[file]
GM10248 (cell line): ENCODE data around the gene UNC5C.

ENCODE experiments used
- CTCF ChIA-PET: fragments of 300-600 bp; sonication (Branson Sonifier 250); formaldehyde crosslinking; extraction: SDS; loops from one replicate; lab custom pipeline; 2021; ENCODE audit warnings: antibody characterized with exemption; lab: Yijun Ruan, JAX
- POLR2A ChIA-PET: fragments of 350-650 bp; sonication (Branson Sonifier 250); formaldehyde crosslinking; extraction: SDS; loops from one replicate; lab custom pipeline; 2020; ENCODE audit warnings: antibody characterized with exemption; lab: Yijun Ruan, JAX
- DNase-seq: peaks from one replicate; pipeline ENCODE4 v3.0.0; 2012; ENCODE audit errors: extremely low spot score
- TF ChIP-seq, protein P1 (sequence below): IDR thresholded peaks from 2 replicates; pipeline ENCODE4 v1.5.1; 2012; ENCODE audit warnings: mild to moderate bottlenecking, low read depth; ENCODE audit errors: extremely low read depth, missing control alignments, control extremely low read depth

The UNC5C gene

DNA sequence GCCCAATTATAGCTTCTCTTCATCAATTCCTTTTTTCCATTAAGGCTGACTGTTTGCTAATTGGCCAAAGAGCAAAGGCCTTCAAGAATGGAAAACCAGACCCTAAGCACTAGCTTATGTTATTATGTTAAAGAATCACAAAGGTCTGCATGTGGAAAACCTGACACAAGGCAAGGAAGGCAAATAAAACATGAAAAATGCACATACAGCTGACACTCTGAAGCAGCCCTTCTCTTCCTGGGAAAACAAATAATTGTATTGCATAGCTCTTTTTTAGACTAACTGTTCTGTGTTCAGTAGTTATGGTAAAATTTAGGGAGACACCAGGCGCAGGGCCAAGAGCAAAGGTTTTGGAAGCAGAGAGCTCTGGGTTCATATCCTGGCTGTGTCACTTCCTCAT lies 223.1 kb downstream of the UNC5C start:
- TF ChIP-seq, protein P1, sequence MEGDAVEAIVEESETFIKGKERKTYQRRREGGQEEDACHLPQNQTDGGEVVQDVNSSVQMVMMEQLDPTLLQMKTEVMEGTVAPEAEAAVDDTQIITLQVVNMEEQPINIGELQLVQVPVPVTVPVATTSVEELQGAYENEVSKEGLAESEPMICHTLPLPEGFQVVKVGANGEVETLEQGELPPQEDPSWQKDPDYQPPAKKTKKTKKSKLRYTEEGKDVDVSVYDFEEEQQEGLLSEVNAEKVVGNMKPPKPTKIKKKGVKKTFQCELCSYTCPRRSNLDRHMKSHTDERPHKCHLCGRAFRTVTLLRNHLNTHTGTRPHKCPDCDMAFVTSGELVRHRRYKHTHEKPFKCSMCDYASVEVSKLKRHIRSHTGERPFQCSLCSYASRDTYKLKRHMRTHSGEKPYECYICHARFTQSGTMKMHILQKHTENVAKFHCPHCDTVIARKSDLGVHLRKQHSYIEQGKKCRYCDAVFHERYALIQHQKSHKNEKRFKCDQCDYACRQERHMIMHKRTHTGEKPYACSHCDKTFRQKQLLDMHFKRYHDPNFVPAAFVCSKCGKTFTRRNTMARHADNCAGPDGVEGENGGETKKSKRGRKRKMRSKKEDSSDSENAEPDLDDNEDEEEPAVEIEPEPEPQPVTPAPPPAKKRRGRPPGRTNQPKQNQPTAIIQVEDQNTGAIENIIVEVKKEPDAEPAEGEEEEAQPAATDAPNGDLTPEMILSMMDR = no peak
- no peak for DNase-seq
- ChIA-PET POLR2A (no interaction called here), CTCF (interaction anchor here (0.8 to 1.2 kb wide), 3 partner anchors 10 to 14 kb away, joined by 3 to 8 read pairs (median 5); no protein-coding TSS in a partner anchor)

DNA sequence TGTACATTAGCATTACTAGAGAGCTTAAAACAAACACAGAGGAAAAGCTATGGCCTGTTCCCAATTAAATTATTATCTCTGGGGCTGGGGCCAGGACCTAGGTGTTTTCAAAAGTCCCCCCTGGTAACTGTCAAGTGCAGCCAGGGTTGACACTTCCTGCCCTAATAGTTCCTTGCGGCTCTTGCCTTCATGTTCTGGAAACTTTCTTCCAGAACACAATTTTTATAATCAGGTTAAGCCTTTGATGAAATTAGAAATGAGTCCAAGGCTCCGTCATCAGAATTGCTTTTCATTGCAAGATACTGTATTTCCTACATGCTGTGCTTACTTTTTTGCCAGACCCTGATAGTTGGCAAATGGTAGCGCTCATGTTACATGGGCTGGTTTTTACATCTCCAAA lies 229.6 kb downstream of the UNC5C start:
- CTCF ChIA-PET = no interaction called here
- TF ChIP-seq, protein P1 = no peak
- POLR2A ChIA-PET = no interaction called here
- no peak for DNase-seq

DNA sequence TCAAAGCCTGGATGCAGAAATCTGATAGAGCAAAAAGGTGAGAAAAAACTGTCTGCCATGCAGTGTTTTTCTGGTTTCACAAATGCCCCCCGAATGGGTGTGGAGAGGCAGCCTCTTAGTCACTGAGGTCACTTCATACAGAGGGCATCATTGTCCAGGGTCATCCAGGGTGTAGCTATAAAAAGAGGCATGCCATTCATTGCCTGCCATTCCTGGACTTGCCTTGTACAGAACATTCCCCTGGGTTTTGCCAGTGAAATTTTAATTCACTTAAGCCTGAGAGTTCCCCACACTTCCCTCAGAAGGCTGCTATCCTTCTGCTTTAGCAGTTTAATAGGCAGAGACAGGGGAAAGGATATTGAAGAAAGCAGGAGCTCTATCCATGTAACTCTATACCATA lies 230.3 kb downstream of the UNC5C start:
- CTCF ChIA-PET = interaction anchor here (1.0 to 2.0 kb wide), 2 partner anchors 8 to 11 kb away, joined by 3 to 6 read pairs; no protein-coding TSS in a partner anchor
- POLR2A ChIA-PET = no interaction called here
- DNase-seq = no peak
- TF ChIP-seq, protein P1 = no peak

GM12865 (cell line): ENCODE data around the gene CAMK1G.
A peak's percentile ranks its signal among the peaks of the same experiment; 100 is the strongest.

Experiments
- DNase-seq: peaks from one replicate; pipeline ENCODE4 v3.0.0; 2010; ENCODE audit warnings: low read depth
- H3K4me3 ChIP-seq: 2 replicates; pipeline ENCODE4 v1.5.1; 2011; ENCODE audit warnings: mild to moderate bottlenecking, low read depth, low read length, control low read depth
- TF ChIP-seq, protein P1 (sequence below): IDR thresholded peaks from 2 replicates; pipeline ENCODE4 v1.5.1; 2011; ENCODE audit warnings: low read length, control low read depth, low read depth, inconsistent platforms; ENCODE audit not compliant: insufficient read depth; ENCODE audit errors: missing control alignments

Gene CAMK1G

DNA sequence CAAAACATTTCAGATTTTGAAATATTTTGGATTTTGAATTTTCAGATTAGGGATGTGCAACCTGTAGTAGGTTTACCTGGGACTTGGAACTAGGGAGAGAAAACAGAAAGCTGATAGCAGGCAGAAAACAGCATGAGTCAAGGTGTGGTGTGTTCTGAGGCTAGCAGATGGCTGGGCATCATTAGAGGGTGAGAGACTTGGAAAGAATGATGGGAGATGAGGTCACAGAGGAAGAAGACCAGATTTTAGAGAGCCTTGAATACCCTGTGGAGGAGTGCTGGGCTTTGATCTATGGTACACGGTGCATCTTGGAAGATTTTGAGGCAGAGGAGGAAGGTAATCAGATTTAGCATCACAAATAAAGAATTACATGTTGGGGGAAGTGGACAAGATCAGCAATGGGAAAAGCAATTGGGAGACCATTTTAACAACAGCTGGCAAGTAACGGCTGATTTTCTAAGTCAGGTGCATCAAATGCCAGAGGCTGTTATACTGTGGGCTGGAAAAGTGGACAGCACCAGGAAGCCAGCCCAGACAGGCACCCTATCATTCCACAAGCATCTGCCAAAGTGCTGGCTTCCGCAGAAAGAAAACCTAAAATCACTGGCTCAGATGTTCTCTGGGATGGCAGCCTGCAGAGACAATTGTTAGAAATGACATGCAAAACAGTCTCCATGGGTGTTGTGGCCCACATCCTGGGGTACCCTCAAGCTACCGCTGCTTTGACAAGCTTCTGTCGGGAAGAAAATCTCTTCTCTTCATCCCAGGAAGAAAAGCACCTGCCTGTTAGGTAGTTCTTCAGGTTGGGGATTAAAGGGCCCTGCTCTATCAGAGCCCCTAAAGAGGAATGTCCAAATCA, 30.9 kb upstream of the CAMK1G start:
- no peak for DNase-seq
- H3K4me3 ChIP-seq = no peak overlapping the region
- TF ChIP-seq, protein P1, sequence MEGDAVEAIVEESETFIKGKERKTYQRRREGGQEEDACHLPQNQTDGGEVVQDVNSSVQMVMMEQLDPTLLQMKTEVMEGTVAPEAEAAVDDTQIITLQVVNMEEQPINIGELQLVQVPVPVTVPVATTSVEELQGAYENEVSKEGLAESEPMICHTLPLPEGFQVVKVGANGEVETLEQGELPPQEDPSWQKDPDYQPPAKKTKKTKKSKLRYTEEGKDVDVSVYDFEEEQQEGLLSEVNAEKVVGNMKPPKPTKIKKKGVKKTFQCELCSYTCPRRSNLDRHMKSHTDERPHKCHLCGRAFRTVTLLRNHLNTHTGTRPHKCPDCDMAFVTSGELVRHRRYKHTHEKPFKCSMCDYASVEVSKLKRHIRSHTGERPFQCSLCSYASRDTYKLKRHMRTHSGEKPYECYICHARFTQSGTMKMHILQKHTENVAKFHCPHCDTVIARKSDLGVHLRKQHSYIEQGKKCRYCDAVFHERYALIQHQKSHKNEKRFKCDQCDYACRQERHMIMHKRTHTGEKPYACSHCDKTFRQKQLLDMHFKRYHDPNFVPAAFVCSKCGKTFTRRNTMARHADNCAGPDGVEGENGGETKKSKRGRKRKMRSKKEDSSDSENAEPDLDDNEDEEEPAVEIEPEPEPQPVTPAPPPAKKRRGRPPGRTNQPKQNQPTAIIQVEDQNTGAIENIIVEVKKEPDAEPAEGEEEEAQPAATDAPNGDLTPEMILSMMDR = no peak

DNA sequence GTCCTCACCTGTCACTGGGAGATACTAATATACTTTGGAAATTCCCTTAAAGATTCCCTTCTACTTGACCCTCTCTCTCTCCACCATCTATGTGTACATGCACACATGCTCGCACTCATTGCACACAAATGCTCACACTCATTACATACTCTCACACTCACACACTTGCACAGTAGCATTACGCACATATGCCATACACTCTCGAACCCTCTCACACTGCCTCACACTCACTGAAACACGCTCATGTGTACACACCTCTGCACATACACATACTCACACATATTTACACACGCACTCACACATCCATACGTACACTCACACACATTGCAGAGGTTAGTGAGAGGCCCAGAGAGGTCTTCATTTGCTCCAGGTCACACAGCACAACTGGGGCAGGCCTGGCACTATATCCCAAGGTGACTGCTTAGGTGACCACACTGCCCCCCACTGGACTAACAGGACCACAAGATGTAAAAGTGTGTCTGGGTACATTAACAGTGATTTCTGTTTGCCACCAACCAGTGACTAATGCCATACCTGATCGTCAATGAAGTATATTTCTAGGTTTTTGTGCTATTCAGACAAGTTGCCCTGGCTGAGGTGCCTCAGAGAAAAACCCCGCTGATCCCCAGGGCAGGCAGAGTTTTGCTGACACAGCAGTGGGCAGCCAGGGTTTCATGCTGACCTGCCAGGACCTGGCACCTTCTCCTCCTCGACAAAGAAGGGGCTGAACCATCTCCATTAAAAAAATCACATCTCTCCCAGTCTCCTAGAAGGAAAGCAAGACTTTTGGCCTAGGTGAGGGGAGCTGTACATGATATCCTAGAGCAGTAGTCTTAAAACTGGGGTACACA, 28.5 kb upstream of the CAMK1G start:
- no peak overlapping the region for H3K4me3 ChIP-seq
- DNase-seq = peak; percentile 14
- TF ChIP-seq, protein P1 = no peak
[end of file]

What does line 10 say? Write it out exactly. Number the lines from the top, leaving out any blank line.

- no peak for DNase-seq